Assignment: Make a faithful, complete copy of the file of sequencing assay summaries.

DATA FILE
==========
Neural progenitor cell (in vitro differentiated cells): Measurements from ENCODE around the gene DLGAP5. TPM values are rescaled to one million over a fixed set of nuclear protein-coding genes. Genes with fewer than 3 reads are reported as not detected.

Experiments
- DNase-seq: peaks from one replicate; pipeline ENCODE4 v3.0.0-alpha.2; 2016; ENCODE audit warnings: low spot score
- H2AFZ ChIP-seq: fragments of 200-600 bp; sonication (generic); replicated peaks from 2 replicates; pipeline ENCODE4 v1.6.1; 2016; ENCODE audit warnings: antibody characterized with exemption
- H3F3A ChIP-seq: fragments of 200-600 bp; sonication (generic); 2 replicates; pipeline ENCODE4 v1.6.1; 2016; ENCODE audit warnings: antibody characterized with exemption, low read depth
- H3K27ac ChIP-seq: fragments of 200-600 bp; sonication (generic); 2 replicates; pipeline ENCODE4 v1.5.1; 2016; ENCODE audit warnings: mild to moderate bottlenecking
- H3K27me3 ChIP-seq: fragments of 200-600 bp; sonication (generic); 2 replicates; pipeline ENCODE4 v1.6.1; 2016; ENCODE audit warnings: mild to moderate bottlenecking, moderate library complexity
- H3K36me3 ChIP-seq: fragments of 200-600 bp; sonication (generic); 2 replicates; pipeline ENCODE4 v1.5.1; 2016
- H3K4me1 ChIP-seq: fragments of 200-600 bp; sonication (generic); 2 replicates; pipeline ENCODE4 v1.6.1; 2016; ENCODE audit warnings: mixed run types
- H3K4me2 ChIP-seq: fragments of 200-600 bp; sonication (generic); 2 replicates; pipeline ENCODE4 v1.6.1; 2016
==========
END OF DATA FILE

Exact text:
Neural progenitor cell (in vitro differentiated cells): Measurements from ENCODE around the gene DLGAP5. TPM values are rescaled to one million over a fixed set of nuclear protein-coding genes. Genes with fewer than 3 reads are reported as not detected.

Experiments
- DNase-seq: peaks from one replicate; pipeline ENCODE4 v3.0.0-alpha.2; 2016; ENCODE audit warnings: low spot score
- H2AFZ ChIP-seq: fragments of 200-600 bp; sonication (generic); replicated peaks from 2 replicates; pipeline ENCODE4 v1.6.1; 2016; ENCODE audit warnings: antibody characterized with exemption
- H3F3A ChIP-seq: fragments of 200-600 bp; sonication (generic); 2 replicates; pipeline ENCODE4 v1.6.1; 2016; ENCODE audit warnings: antibody characterized with exemption, low read depth
- H3K27ac ChIP-seq: fragments of 200-600 bp; sonication (generic); 2 replicates; pipeline ENCODE4 v1.5.1; 2016; ENCODE audit warnings: mild to moderate bottlenecking
- H3K27me3 ChIP-seq: fragments of 200-600 bp; sonication (generic); 2 replicates; pipeline ENCODE4 v1.6.1; 2016; ENCODE audit warnings: mild to moderate bottlenecking, moderate library complexity
- H3K36me3 ChIP-seq: fragments of 200-600 bp; sonication (generic); 2 replicates; pipeline ENCODE4 v1.5.1; 2016
- H3K4me1 ChIP-seq: fragments of 200-600 bp; sonication (generic); 2 replicates; pipeline ENCODE4 v1.6.1; 2016; ENCODE audit warnings: mixed run types
- H3K4me2 ChIP-seq: fragments of 200-600 bp; sonication (generic); 2 replicates; pipeline ENCODE4 v1.6.1; 2016